• Because of bloomin’ Waybuloo my son thinks olives are ‘bongleberries’ but still won’t try one. I’m sure he will though. One day.
      Glad you get the lions share, and thanks for reading and taking the time to comment.

  4. Glad you’ve rediscovered your love of olives matey. I would say I don’t like them either but, you know what, I’ve never really tried them! Coleslaw has never appealed to me (it just doesn’t look very nice, does it?!) but I tried some the other day for the first time (I’m 37!) and ate it all up and now I’m hooked! So maybe I should just give Olives a chance, yes?

      • Hi,

        I never used to like olives but love them now. OH doesn’t like them but my eldest who is nine already has the taste for them . He ‘steals’ olives (and jalopenos and pickled onions!) out of the fridge! Not necessarily at the same time.

        That sounds like a lovely happy memory sitting out in the garden etc. You have reminded me that I need to do that again as we haven’t for a while.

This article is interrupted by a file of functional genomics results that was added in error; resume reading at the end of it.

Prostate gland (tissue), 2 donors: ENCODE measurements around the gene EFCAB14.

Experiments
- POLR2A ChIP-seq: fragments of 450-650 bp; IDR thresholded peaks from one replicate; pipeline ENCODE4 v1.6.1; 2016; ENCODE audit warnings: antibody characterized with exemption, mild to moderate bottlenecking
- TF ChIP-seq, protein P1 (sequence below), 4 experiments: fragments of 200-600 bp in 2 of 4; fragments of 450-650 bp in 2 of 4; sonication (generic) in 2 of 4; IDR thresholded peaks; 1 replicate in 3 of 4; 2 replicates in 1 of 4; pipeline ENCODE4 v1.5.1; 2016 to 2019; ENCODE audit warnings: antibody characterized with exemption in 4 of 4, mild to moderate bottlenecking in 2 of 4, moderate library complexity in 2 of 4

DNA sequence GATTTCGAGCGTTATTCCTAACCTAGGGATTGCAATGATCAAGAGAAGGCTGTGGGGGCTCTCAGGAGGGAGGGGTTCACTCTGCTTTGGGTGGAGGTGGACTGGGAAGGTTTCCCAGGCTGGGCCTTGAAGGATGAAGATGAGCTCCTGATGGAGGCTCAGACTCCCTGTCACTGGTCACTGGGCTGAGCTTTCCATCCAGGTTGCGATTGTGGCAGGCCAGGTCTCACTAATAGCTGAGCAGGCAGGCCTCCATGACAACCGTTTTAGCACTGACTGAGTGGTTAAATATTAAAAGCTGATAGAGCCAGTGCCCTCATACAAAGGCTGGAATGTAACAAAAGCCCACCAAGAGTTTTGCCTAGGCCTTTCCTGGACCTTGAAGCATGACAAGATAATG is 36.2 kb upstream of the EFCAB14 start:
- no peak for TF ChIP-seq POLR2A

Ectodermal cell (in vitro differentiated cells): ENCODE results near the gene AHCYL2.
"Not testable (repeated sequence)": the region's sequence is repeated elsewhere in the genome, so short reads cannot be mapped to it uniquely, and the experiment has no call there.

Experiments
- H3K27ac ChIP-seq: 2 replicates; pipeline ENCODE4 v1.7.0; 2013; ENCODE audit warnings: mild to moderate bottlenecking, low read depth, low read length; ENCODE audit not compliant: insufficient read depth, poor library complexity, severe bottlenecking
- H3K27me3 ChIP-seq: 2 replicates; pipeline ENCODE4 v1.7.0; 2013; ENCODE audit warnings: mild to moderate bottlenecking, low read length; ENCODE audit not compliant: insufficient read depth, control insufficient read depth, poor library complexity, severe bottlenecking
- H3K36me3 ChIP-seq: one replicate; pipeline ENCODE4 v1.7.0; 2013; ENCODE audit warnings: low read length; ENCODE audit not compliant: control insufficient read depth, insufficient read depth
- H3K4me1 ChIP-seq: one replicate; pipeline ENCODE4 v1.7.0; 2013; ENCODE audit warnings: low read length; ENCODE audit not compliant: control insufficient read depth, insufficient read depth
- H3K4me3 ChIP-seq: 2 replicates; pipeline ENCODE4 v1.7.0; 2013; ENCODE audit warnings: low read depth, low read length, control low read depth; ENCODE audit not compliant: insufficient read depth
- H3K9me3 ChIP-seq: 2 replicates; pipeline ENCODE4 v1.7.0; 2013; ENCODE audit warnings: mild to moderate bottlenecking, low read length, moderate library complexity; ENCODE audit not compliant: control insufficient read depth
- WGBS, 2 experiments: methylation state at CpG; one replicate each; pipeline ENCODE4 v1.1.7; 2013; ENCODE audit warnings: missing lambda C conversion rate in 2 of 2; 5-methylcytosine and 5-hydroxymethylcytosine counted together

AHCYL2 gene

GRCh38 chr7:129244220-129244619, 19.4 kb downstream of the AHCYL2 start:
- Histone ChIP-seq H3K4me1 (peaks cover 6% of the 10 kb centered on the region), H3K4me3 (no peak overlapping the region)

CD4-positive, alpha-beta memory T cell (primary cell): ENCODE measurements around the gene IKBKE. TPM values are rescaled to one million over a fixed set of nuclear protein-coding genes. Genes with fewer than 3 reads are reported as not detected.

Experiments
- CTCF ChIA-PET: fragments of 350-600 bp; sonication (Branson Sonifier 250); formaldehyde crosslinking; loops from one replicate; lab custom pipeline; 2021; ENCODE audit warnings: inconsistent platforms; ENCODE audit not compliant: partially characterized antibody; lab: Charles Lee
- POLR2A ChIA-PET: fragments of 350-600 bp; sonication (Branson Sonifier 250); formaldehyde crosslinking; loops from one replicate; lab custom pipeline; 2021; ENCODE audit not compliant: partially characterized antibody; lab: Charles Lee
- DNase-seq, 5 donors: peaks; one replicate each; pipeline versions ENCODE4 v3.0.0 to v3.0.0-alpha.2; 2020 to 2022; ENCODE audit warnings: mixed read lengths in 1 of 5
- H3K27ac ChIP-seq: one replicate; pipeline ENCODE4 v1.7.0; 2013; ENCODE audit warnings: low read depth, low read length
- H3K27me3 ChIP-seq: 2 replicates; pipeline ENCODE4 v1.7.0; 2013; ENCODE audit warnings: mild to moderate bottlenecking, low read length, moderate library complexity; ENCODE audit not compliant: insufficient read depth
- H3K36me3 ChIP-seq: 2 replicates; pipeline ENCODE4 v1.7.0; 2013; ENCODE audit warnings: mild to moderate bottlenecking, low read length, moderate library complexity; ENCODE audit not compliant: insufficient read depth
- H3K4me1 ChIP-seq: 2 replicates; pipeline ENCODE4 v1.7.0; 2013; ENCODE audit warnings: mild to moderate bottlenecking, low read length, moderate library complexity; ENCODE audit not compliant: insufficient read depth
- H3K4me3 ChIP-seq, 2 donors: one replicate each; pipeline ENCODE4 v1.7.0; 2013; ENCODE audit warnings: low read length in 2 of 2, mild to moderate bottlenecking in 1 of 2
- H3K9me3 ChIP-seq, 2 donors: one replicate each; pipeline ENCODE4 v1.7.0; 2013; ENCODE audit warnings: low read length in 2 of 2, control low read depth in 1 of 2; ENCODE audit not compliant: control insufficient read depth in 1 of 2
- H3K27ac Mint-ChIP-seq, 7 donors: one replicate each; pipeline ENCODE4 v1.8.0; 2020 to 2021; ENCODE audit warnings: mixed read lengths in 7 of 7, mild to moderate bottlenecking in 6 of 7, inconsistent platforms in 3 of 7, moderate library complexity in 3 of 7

It’s normally a roudy bbq with the kids!

        Well done for coming a long way. It’s amazing how much the little stuff actually means to us.

        take care.

        love

        Claire x

  5. Lovely, lovely post, yet again Sir… We all love olives in this house, even the 11 month old but I have never had what you had, “Him in doors” & I don’t sit & talk. Shame really but he doesn’t do things like that. You are a wonderful man & a very rare… Well done for this huge step. You are getting there, wherever “there” is. I LOVE reading your posts… Thank you for sharing. Xxxx

    • Thanks for your lovely comment and thanks for reading. Wish my son and daughter would embrace the olive but they’ve got time. Don’t think I had my first until I was 25. 🙂

  6. I too forgot I was significant (post separation/divorce) For quite a while. I’m happy to hear you’re finding the new version of the old you 🙂 (and treating him to olives).

  7. Pingback: Memory | Theplumbum's Blog·